PHOENIX, March 2, 2014 — For many hockey fans, Slap Shot (1977) is the pinnacle of the game’s portrayal on film. Even decades later, hockey players and fans can and will quote liberally from the movie, and it’s more memorable scenes never seem to fade in their hilarity. For the uninitiated, Slap Shot is a raw, bawdy ride with a struggling minor league hockey team in an economically challenged small town.
The team acquires some tougher players, goons really, and suddenly their season turns around. What is more, the explosion of on-ice violence becomes an unlikely remedy for the team’s attendance woes. The more they fight, the more they win, and soon the games are packed with a barely contained, bloodthirsty mob of new fans.
Aside from being a brilliantly unvarnished look at the lives of the players, Slap Shot was also a strident commentary on the state of pro hockey in the mid to late 1970s, when the sport was teetering on the brink of becoming little more than professional wrestling on skates. The NHL was filling up with thugs, and bench clearing brawls had become a nightly occurrence.
While hockey has always been a tough, physical game, the fighting and intimidation reached a zenith during the 1974 NHL season, when the Philadelphia Flyers won the first of two consecutive Stanley Cups.
Known as the broad street bullies, the Flyers were a terrifying collection of skill and violence. While they had talented players like Bobby Clarke, Rick MacLeish, Bill Barber, and Bernie Parent, their lineup also included goons like Don Saleski, Andre Dupont, Ed Van Impe, and Dave Schultz. Teams throughout the league knew they had to sign their own goons or run the risk of being bulldozed by the Flyers. By successfully marrying unbridled violence and skilled hockey, Philadelphia had set the standard, and everybody else quickly followed suit.
The phenomenon trickled down through the minor and junior leagues, all the way to youth hockey. Violent players were coveted over skilled ones, and a propensity for fights and dirty play became a player’s ticket to the NHL. Hockey was at a crossroads. Nobody liked what was happening to the game, but with Philadelphia winning two successive championships using this formula, it seemed as though violence was poised to triumph.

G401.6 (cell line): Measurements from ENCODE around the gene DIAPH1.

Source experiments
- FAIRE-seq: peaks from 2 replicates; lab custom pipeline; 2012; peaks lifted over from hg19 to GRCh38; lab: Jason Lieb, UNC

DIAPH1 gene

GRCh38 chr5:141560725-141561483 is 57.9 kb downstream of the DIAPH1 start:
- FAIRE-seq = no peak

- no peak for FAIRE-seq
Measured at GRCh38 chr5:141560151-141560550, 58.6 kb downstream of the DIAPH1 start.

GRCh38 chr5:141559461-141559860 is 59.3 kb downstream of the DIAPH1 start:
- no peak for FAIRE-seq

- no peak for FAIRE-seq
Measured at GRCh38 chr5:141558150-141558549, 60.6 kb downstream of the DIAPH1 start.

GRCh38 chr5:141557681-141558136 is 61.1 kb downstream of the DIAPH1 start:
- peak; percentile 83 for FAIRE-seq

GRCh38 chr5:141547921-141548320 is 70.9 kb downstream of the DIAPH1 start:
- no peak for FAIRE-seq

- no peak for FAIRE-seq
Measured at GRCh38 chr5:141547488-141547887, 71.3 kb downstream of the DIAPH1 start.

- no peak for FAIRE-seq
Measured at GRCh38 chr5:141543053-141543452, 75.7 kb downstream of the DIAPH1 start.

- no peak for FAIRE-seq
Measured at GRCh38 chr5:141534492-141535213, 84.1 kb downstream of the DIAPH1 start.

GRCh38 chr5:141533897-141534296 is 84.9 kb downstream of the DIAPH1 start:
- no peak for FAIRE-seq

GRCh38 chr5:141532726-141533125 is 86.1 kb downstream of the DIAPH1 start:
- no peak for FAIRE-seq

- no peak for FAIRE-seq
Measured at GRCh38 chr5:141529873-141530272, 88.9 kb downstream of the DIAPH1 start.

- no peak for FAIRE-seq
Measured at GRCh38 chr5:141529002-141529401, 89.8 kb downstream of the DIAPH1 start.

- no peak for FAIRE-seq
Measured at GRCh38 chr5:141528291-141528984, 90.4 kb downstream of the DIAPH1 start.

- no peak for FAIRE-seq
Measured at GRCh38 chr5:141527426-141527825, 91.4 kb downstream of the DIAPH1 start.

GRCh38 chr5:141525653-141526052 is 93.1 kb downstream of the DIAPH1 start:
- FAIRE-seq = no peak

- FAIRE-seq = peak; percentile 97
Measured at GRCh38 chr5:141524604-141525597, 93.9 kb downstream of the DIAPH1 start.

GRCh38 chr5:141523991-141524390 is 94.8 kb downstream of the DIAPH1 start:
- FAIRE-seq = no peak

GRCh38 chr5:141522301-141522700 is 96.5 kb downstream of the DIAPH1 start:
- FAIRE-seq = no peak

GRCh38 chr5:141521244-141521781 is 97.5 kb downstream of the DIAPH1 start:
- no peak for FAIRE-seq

Along came the Montreal Canadiens, who were the antithesis of the Flyers. Montreal relied on speed, skill and the brilliant goaltending of Ken Dryden. The Flyers played a smart, responsible game and, while they were a tough team that was not easily intimidated, in 1976 they only had one player with over 100 penalty minutes.
As fate would have it, the Canadiens and Flyers met in the 1976 Stanley Cup finals, and the entire hockey world was watching. If the Flyers were able to capture a third championship, there was a good chance the NHL would collapse into a garish circus of staged fights and line brawls. The hopes of the game were squarely on the shoulders of the Canadiens, and they emerged victorious. Montreal would go on to win the Stanley Cup the next three seasons, showing that skill trumped violence, and possibly saving hockey.
There will always be fighting in the game. It has its time and place, but thanks to those Canadiens teams of the late 1970s, the hockey paradigm shifted back to where it should be, with speed and skill being the more valued qualities.
It is important to reiterate those Flyers teams were not all talentless thugs. Clarke, MacLeish, and Barber were some of the greatest scorers of their era, and Bernie Parent stopped the puck better than most, but the method behind the Flyers success nearly made Slap Shot a reality, and that would have destroyed the game so many love.
Russ Rankin writes about hockey, music & politics. You can find him on Facebook and follow him on Twitter. He also sings for Good Riddance and Only Crime. Find out what he’s up to by checking out his website.